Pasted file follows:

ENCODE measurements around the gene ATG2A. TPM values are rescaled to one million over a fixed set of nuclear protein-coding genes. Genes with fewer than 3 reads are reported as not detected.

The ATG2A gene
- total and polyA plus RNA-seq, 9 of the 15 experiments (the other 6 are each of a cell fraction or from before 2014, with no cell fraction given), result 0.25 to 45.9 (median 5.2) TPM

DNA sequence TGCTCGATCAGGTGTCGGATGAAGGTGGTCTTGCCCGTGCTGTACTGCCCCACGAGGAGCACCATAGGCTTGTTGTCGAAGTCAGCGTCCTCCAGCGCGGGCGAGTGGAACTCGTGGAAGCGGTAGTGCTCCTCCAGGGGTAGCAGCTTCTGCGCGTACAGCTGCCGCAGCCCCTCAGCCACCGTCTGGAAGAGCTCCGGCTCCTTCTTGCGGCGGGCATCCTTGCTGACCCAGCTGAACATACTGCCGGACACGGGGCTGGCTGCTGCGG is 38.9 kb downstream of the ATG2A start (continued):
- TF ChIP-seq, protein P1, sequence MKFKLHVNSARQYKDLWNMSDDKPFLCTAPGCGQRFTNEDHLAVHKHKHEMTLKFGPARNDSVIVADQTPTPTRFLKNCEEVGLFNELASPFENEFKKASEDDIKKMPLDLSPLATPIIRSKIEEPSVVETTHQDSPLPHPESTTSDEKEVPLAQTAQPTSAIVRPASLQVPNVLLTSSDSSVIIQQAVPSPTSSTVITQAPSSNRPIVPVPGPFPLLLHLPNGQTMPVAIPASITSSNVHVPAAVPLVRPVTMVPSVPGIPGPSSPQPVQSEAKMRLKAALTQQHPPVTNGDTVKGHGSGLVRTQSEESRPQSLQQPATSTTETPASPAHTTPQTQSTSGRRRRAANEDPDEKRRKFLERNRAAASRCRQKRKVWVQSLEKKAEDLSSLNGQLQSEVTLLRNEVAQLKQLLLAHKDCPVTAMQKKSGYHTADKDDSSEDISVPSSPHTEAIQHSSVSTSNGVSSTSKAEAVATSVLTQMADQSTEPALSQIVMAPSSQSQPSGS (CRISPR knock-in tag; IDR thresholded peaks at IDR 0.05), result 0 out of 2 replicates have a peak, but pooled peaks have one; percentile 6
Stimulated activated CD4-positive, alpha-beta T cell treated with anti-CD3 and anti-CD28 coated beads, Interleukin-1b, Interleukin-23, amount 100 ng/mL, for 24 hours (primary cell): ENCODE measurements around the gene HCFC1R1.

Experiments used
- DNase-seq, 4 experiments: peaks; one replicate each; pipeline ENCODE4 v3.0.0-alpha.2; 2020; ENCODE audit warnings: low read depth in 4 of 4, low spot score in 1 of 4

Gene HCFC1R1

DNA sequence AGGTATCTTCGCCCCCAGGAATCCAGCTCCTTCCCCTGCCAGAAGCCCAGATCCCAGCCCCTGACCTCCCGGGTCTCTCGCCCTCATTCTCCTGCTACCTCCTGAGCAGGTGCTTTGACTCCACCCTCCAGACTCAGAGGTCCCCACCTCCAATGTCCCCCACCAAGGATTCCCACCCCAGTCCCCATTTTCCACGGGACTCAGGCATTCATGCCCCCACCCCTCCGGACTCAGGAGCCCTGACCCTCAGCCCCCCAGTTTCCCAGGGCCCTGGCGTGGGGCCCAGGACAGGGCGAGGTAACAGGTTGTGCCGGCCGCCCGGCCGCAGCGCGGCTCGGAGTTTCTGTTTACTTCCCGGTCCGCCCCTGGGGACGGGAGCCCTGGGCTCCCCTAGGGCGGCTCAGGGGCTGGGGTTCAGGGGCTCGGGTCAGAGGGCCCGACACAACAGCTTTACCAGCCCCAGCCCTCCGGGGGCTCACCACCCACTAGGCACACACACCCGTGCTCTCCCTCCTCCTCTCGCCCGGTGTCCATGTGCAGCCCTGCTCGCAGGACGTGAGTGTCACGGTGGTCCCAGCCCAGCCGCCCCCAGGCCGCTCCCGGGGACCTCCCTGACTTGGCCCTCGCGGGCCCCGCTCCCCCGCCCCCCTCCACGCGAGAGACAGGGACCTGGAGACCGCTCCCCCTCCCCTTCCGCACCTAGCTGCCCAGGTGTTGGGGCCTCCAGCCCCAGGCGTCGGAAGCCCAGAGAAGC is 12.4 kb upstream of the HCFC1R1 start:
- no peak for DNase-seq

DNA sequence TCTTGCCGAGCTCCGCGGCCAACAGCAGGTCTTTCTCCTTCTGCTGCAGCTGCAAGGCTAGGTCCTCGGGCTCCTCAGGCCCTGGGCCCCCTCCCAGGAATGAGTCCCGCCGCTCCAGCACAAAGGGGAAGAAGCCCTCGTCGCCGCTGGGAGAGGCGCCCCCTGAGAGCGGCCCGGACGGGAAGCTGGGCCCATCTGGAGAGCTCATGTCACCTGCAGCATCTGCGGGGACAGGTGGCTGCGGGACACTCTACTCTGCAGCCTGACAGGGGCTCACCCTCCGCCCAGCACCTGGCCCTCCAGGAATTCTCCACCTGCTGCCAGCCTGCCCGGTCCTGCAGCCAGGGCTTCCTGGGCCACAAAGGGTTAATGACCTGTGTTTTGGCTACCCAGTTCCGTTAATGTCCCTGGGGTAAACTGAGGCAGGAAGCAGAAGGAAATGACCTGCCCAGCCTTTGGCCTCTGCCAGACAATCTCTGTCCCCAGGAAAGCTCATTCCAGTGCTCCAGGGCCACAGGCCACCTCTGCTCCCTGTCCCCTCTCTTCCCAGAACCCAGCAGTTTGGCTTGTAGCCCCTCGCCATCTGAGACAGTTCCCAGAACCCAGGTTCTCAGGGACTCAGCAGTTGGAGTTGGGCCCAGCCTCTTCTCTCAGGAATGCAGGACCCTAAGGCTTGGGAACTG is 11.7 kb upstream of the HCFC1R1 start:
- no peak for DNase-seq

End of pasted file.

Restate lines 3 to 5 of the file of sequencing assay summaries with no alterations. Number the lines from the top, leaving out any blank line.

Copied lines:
- total and polyA plus RNA-seq, 9 of the 15 experiments (the other 6 are each of a cell fraction or from before 2014, with no cell fraction given), result 0.25 to 45.9 (median 5.2) TPM

DNA sequence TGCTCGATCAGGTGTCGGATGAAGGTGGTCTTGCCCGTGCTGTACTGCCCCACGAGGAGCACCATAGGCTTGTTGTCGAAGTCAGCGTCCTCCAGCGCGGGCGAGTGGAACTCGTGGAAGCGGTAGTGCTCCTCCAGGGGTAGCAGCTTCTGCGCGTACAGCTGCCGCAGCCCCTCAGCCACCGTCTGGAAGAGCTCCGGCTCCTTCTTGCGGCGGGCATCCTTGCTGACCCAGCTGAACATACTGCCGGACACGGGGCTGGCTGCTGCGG is 38.9 kb downstream of the ATG2A start (continued):
- TF ChIP-seq, protein P1, sequence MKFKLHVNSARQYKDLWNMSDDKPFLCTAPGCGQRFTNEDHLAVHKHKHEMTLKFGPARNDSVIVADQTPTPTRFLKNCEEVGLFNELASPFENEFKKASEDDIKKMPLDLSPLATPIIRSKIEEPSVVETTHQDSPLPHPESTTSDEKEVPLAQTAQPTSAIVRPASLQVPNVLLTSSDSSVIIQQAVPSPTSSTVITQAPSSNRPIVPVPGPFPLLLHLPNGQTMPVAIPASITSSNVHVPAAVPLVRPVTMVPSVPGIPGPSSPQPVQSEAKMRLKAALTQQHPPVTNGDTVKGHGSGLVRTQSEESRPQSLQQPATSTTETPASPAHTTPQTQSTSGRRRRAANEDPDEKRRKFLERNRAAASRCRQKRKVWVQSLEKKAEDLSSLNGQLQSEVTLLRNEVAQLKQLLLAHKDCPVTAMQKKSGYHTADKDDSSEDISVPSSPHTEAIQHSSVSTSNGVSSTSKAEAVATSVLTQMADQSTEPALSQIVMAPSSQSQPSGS (CRISPR knock-in tag; IDR thresholded peaks at IDR 0.05), result 0 out of 2 replicates have a peak, but pooled peaks have one; percentile 6